India`s history revealed through a journalist`s lens
New Delhi: The memories may have turned sepia with age - but the making of a free India is replete with enduring images in the form of photographs. Among them are the archives of photo-journalist Kulwant Roy, who chronicled the destiny of changing India for five decades since the late 1930s.
Nearly 500 of his photographs shot in black and white have been compiled in a new anthology, "History In The Making: The Visual Archives of Kulwant Roy" by Aditya Arya and Indevar Kamtekar.
The book, published by Harper Collins-India, was released by Gopal Gandhi here.
In one black and white image, a sombre Mahatma Gandhi spinning thread on a wooden wheel, captures the imagination for what it portends for the future.
The late evening sun filters through an invisible port, lighting up the Mahatma`s pensive profile in sharp silhouettes. The year is 1940 and Gandhi is preparing for an offensive against the colonial rulers in the heart of Delhi.
The photograph is from Roy`s archive which records almost all the key political events and personages who helped steer the struggle for independence and the formative decades post 1947 - when India built its edifices of a modern republic and laid the foundation of a new globalized order.
"Kulwant Roy`s photographs never made us feel that history was heading in the wrong direction. On the contrary, they declare that the world was progressing. In so doing, they embody the optimism of the first decades of an independent India," writes anthologist Indevar Kamtekar.
Some images like Mahatma Gandhi conferring with Sardar Patel and Jawaharlal Nehru in 1946 before the meeting to announce the June 3 plan for the Partition of India come across as watersheds, redrawing the destiny of the nation.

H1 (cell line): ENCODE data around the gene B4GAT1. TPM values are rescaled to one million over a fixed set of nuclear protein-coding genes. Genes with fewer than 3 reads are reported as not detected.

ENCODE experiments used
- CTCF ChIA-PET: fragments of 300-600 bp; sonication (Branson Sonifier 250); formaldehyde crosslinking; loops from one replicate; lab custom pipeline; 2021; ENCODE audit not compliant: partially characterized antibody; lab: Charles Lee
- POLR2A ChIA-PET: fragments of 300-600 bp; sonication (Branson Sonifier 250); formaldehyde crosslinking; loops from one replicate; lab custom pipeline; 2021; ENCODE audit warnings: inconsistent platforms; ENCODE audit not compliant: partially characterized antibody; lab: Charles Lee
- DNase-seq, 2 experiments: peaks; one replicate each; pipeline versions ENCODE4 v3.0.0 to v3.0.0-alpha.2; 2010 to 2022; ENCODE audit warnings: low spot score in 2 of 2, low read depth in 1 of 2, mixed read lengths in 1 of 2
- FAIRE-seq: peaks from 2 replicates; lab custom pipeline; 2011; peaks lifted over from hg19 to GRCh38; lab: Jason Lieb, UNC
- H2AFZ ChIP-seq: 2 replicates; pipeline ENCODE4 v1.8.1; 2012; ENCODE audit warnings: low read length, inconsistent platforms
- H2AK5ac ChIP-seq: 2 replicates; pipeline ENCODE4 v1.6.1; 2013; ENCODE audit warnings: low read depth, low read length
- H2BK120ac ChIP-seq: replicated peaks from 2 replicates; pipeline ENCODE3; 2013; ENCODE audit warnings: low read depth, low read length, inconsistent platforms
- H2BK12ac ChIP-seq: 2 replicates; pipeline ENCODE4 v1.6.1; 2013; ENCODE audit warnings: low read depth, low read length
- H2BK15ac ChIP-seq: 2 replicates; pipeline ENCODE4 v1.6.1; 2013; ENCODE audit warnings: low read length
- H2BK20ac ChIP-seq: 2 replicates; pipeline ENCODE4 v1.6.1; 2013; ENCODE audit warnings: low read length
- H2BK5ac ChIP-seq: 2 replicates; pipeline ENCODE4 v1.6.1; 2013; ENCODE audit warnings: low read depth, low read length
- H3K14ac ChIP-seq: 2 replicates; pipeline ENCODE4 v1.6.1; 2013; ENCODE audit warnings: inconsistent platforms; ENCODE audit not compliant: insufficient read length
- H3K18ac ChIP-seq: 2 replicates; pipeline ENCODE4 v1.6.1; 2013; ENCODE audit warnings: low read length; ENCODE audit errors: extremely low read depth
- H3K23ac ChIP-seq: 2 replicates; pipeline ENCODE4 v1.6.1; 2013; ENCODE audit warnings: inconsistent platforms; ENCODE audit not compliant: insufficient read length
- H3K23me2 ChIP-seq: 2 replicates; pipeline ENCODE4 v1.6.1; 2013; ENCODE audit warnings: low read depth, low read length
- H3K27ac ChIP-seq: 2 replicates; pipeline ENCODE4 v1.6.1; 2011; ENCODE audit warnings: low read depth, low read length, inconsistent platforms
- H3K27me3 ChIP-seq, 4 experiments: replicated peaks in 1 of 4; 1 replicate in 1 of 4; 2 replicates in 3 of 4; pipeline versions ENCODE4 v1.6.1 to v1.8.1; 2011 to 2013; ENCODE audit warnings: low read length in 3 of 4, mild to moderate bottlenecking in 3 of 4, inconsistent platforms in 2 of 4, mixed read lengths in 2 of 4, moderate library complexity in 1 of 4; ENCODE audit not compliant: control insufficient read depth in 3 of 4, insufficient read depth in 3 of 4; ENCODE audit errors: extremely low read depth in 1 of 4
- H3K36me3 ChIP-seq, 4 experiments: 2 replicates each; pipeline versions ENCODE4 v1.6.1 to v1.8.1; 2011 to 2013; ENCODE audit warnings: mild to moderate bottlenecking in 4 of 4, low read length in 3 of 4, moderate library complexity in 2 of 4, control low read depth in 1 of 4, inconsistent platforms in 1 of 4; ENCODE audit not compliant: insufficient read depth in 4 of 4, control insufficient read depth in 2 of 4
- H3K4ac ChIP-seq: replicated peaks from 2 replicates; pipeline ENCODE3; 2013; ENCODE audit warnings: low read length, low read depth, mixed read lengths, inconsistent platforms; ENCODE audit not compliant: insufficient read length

They also bring forth the archival and political relevance of photo-journalism in an era when television was a distant dream.
Roy was born in 1914 at Bagli Kalan in Ludhiana and was educated in Lahore.
He learnt his trade at the Gopal Chitter Kuteer photography studio managed by Raj Gopal, a photography pioneer, in Lahore.
By the late thirties, he was documenting the political changes taking place in India.
The photo-journalist also archived several other movements taking place in the neighbourhood. One of them was the Khudai-Khidmatgar movement under Khan Abdul Ghaffar in the North-West Frontier Province.
In 1938, he documented Mahatma Gandhi`s visit to the area.
Tragedy struck Roy towards the end of his life - which took a toll on his health. He was diagnosed with cancer in the late 70s and died in 1984.
In 1958, he decided to tour 30 countries for three years. Before returning to India, he mailed all the negative prints and photographs that he had clicked over the last three years to his address in Delhi.
But they were lost in transit. A distraught Roy could not recover from the shock of the loss and succumbed to fate.